Defenseman Jack McIlhargey, one of the most popular Richmond Robins players in the 1970s who had two stints with the Philadelphia Flyers, died Saturday in British Columbia at the age of 68 after a battle with cancer.
Mr. McIlhargey wasn’t selected in the NHL draft and battled his way up through the minor leagues. After starting his pro career with the Eastern Hockey League’s Jersey Devils in 1972, Mr. McIlhargey joined the Robins, the Flyers’ American Hockey League affiliate.
A tough guy nicknamed “Bucky,” Mr. McIlhargey fought his way onto the radar of Flyers general manager Keith Allen by taking on all comers at the AHL level and compiling a combined 479 penalty minutes over two seasons.
Mr. McIlhargey spent two stints with the Flyers (1974-75 to 1976-77 and 1979-80 to 1980-81). In total, Mr. McIlhargey dressed in 128 regular-season games for the Flyers (497 penalty minutes, 10 points) and 24 playoff matches (66 penalty minutes, three assists).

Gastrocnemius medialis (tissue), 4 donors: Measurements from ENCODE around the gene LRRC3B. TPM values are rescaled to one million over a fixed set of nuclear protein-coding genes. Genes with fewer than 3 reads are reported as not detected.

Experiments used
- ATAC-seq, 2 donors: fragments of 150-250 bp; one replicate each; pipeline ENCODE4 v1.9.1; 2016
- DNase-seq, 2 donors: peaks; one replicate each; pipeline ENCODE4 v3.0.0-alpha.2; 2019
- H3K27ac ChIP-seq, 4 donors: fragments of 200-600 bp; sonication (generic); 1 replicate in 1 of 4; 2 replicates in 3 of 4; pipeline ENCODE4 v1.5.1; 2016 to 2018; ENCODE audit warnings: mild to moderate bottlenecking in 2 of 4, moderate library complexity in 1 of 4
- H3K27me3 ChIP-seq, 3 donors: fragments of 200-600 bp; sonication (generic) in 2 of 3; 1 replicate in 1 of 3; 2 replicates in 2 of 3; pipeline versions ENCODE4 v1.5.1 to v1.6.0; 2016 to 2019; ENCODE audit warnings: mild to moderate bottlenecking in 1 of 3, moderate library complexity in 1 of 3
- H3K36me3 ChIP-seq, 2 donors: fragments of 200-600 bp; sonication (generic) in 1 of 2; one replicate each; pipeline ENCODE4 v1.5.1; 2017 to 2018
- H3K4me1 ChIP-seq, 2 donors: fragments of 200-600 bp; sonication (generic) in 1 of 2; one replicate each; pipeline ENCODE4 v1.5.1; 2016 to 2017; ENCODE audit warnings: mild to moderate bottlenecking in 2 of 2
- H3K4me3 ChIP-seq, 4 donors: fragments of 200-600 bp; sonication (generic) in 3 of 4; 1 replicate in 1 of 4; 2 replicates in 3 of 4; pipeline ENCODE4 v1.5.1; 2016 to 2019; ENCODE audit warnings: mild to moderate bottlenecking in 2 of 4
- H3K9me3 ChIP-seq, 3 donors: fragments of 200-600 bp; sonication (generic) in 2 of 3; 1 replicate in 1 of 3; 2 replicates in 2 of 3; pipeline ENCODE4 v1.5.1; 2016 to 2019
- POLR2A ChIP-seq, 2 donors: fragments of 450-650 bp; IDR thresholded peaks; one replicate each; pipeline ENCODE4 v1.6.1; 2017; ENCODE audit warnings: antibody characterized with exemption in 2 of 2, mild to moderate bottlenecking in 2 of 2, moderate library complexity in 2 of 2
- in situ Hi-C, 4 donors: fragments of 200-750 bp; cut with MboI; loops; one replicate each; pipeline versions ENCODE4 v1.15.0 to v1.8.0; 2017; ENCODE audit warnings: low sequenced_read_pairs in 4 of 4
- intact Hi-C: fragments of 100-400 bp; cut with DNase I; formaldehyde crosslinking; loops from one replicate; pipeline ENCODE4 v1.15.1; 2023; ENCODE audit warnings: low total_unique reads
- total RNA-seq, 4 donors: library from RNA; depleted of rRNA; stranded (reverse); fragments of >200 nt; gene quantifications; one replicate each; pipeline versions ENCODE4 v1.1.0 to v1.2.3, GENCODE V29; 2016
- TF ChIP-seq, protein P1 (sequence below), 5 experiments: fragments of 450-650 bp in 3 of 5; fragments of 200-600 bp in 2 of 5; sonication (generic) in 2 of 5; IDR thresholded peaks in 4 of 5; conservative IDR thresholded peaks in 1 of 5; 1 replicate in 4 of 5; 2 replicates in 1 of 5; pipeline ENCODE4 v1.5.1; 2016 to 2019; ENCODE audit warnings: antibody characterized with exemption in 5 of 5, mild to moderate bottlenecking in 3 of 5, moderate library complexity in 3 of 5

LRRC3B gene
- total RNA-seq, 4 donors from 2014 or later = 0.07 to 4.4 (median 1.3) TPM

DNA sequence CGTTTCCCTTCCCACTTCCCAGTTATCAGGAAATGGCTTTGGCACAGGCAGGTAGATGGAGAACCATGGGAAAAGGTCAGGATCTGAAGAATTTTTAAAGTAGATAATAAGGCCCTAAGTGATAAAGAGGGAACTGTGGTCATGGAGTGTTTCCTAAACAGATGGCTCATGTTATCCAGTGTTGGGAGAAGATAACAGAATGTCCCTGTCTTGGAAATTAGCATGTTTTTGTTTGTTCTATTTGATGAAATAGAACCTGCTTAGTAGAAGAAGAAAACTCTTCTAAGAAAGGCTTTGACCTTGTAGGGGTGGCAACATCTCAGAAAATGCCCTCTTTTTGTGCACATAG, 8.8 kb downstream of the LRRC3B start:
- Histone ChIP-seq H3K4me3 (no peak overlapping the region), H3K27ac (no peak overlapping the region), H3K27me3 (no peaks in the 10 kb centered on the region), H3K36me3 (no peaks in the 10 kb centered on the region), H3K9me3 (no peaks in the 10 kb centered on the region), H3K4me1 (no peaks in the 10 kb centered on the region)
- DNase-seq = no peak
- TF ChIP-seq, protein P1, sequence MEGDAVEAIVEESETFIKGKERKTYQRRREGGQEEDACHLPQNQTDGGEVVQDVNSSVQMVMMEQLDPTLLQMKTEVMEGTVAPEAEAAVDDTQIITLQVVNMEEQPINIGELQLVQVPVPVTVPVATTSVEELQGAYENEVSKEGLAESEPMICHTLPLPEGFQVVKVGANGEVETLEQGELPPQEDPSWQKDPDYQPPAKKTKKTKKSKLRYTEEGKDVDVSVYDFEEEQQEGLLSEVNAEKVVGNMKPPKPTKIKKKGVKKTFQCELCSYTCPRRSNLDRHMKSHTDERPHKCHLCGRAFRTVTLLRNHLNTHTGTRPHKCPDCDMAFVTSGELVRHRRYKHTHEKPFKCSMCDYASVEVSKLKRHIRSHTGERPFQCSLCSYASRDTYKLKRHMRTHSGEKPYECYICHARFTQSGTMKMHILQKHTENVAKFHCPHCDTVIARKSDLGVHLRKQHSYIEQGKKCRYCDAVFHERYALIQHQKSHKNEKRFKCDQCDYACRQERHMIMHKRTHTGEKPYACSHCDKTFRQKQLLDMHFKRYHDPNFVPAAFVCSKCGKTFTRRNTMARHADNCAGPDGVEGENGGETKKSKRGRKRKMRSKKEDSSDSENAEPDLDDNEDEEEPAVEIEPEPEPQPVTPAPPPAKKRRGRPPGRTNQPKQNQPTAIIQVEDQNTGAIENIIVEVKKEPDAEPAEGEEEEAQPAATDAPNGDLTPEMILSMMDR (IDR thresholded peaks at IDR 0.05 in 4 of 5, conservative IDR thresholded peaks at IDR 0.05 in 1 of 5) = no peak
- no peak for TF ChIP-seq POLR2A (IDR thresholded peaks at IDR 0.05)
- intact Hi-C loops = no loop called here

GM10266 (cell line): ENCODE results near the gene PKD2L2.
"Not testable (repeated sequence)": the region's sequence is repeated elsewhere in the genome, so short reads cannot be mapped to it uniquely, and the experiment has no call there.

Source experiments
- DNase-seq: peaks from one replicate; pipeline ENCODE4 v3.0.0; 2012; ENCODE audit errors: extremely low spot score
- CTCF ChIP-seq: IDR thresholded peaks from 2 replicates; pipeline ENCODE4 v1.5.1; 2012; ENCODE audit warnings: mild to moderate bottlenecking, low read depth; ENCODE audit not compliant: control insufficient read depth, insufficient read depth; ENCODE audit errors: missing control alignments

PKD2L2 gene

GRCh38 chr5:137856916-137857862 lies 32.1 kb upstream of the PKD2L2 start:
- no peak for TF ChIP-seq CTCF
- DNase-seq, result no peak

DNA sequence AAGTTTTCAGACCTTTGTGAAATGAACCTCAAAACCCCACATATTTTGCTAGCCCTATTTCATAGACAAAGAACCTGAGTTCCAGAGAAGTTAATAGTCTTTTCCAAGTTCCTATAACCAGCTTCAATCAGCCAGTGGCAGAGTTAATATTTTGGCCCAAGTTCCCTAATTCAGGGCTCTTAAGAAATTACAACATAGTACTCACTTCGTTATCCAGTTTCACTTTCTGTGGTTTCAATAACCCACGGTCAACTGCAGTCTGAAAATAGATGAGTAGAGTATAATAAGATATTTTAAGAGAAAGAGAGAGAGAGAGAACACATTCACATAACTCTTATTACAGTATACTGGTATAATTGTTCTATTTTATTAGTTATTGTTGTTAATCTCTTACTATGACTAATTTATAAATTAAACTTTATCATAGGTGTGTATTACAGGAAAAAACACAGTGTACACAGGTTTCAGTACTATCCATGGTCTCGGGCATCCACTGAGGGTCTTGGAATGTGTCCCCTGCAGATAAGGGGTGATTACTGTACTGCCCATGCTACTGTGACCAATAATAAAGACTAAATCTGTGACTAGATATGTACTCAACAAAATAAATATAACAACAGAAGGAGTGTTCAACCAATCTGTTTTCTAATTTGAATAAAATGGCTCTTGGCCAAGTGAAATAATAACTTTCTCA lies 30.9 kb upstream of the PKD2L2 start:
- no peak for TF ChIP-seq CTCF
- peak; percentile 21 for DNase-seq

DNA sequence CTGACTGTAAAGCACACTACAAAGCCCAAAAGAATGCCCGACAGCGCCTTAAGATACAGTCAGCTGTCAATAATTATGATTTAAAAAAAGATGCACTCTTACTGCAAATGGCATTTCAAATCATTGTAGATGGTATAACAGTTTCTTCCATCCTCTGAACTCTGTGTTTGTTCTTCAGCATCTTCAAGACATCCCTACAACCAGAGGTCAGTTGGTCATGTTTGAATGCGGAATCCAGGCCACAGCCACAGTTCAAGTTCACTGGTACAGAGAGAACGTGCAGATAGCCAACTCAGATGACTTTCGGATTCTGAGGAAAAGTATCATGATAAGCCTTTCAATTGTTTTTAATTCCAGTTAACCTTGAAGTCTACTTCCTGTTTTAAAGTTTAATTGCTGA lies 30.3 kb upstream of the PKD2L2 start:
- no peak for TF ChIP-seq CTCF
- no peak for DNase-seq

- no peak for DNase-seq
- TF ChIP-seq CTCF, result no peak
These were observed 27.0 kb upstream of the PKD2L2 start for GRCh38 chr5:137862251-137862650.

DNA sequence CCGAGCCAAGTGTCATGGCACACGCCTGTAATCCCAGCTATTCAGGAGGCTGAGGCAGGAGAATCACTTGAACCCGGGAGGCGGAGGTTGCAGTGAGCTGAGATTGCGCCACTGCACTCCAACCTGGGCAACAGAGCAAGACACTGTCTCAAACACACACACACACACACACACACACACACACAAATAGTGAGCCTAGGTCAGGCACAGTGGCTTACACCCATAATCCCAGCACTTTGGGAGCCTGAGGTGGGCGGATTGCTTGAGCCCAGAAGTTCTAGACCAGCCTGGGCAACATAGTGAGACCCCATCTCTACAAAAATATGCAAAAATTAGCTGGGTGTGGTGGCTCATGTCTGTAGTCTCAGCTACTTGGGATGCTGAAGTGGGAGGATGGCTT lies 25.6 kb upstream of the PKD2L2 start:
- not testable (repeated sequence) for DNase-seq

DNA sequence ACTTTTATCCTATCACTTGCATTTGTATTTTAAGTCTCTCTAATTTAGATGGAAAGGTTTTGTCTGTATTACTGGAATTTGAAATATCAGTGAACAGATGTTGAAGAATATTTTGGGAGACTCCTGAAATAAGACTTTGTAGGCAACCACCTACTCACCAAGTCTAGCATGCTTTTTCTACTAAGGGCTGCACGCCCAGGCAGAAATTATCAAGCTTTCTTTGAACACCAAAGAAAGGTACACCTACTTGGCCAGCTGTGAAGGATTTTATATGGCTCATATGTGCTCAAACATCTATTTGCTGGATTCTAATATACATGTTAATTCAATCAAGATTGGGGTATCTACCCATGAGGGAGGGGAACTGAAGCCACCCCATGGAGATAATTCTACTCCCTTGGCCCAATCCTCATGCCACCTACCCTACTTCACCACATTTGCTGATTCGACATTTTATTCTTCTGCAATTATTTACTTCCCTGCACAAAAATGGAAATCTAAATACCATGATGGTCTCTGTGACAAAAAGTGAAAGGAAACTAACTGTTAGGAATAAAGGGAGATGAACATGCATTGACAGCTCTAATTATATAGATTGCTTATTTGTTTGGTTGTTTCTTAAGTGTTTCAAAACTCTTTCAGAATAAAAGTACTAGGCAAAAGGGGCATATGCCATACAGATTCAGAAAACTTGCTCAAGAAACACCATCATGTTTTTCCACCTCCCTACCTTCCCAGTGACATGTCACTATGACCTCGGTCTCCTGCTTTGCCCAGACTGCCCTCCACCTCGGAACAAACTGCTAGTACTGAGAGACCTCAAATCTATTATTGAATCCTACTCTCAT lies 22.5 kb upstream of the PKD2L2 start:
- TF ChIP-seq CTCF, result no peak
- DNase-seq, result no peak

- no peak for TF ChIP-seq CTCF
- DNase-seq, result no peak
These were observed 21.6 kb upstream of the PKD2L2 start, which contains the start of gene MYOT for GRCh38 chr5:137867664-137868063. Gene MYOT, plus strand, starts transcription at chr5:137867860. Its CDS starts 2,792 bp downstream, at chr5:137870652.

After his playing days ended, Mr. McIhargey turned to coaching, first as a minor league assistant in the Hartford Whalers organization and with the Vancouver Canucks organization for the better part of 20 years.
Mr. McIlhargey returned to the Flyers’ organization in 2007, when he became an assistant coach under John Stevens. He remained in his post until Dec. 4, 2009, when Stevens was replaced by Peter Laviolette.
In 2011, Mr. McIhargey was rehired by the Flyers as a scout, starting a tenure that spanned the rest of his life. That year, he entered the British Columbia Hockey Hall of Fame.